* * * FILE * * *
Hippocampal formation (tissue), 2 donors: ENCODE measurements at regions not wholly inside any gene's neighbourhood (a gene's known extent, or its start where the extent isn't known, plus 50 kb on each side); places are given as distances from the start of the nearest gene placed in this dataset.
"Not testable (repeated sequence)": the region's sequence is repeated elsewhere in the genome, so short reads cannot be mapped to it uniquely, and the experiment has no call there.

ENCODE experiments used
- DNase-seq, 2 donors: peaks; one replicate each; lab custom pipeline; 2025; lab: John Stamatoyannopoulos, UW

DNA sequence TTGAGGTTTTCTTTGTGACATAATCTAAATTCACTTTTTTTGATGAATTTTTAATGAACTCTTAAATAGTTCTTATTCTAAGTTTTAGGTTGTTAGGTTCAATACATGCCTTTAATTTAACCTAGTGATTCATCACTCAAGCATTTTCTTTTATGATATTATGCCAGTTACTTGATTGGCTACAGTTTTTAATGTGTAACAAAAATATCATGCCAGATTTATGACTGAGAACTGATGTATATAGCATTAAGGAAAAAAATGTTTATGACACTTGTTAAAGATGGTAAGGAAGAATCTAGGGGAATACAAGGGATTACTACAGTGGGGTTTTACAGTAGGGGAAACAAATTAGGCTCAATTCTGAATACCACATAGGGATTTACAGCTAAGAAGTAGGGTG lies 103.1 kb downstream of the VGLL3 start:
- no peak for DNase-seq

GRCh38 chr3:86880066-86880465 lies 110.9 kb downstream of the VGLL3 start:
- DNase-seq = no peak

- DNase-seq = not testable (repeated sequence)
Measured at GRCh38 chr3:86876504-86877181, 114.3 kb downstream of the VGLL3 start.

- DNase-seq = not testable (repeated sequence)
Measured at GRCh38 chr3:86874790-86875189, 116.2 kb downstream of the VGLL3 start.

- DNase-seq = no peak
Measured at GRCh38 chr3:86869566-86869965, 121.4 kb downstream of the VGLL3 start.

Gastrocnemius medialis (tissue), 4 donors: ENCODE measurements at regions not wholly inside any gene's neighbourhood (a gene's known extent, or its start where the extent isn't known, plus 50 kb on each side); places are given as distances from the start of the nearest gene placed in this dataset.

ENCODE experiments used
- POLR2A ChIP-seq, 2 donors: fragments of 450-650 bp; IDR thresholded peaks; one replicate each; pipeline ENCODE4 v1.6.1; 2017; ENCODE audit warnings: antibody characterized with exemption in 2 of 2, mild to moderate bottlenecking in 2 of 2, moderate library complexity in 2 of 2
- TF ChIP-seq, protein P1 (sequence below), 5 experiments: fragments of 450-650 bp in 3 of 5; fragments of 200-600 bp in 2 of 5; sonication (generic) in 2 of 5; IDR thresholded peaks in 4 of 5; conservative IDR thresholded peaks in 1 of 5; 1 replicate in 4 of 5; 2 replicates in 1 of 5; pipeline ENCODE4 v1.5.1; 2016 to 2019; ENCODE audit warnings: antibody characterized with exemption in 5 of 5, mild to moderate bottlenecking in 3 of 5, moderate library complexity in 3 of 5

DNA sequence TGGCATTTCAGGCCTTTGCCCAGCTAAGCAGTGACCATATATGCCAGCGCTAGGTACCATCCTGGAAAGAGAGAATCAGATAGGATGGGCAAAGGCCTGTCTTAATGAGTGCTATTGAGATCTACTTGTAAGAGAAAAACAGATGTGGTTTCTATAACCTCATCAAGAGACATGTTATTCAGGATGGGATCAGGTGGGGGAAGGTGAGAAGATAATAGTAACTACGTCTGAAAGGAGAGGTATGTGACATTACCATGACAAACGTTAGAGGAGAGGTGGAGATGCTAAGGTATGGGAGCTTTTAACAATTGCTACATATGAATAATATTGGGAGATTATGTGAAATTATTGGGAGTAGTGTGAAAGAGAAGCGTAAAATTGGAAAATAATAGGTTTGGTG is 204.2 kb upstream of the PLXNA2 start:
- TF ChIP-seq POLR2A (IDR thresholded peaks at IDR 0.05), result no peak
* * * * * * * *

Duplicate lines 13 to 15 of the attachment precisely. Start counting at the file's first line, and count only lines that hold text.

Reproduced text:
- DNase-seq = no peak
Measured at GRCh38 chr3:86869566-86869965, 121.4 kb downstream of the VGLL3 start.

Gastrocnemius medialis (tissue), 4 donors: ENCODE measurements at regions not wholly inside any gene's neighbourhood (a gene's known extent, or its start where the extent isn't known, plus 50 kb on each side); places are given as distances from the start of the nearest gene placed in this dataset.